Physical exam: Regardless of where you are being treated, the first thing that should be established is how sick you are as a result of the bleeding. This is done by evaluating vital signs (pulse and blood pressure), and by a quick physical assessment of volume of blood loss by looking to see if you are pale or if you have abdominal tenderness. If you have lost a significant amount of blood, you will be treated with IV fluids and you may need surgery.

  • Your abdomen will be examined to see if you are tender and to check the size of your uterus.
  • You will be checked for bleeding from other sites, such as the nose or rectum.
  • The results of the pelvic exam may or may not be very helpful in differentiating between ectopic pregnancy and threatened miscarriage: 10% of women with an ectopic pregnancy will have a completely normal pelvic exam. How enlarged the uterus is on examination may help, because in less than 3% of ectopic pregnancies is the uterus enlarged to greater than 10 cm. In some cases, especially late in the pregnancy, the pelvic examination might not be performed until an ultrasound is available.
  • Quantity and quality of abdominal pain and vaginal bleeding is important for the doctor to know. Pain is seen in most women with ectopic pregnancy (up to 90%) and vaginal bleeding (50% to 80%).
  • Late in pregnancy, you will have an abdominal ultrasound prior to a vaginal exam to see if you have a placenta previa. If ultrasound does not show previa, you will have a sterile speculum vaginal exam to evaluate you for injury to the lower genital tract. If the vaginal exam is normal, you will have a digital exam to check for cervical dilation. You will have monitors attached to your abdomen to check for contractions and for the baby's heart rate.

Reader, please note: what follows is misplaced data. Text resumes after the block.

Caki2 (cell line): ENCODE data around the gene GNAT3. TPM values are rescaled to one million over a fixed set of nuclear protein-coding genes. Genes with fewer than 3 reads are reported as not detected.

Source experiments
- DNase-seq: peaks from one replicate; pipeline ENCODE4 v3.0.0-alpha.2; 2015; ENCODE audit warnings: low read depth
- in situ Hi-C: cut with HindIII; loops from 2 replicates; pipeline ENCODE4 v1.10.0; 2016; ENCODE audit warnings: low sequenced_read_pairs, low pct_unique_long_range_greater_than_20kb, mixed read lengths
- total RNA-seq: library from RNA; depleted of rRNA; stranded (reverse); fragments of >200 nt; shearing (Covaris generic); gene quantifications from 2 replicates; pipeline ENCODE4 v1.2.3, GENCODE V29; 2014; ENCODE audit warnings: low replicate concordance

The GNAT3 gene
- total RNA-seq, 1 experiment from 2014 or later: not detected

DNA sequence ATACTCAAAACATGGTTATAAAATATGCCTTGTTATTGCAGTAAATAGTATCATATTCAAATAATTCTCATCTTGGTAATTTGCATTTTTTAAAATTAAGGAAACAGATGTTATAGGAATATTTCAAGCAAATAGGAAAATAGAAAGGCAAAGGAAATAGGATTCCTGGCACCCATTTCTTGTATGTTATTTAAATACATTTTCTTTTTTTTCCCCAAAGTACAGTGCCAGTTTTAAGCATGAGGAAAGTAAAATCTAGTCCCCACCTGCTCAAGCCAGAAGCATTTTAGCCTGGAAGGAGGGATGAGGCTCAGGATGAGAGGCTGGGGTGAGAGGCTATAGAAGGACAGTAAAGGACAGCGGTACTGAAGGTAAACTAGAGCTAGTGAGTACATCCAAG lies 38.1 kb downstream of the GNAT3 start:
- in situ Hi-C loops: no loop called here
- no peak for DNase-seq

• Symptoms and physical examination diagnose uterine rupture. The symptoms that suggest rupture are sudden onset of severe abdominal pain, abnormality of the size and shape of the uterine contour, and regression of the baby's head up the birth canal.

Lab tests: Several lab tests are routinely obtained. They include a urine pregnancy test, a urinalysis, a blood type and Rh, and a complete blood count (CBC). Serum quantitative bhCG, which is a blood hormone marker of pregnancy, is also frequently obtained.

  • The urine pregnancy test is extremely sensitive for diagnosing pregnancy at or about the same time you miss your period, or possibly a few days before. A urinalysis can diagnose urinary tract infections, regardless of whether you have symptoms of this type of infection. This is because infections, specifically of the urinary tract, are a cause of miscarriage. Also, a urinary tract infection with no symptoms is relatively common in pregnancy, occurring in 2% to 11% of pregnant women. Up to a fourth of these women will go on to have kidney infections.
  • Your blood type will be checked. You are being screened for whether your type is Rh negative or positive. If you are negative and the father of the baby is positive, your body may make antibodies against the baby's blood cells. If this occurs without treatment, the next time you are pregnant, these antibodies will appear again and harm that baby. If this is discovered during the first pregnancy and treatment with an injection called RhoGAM is given, this prevents the antibodies from forming.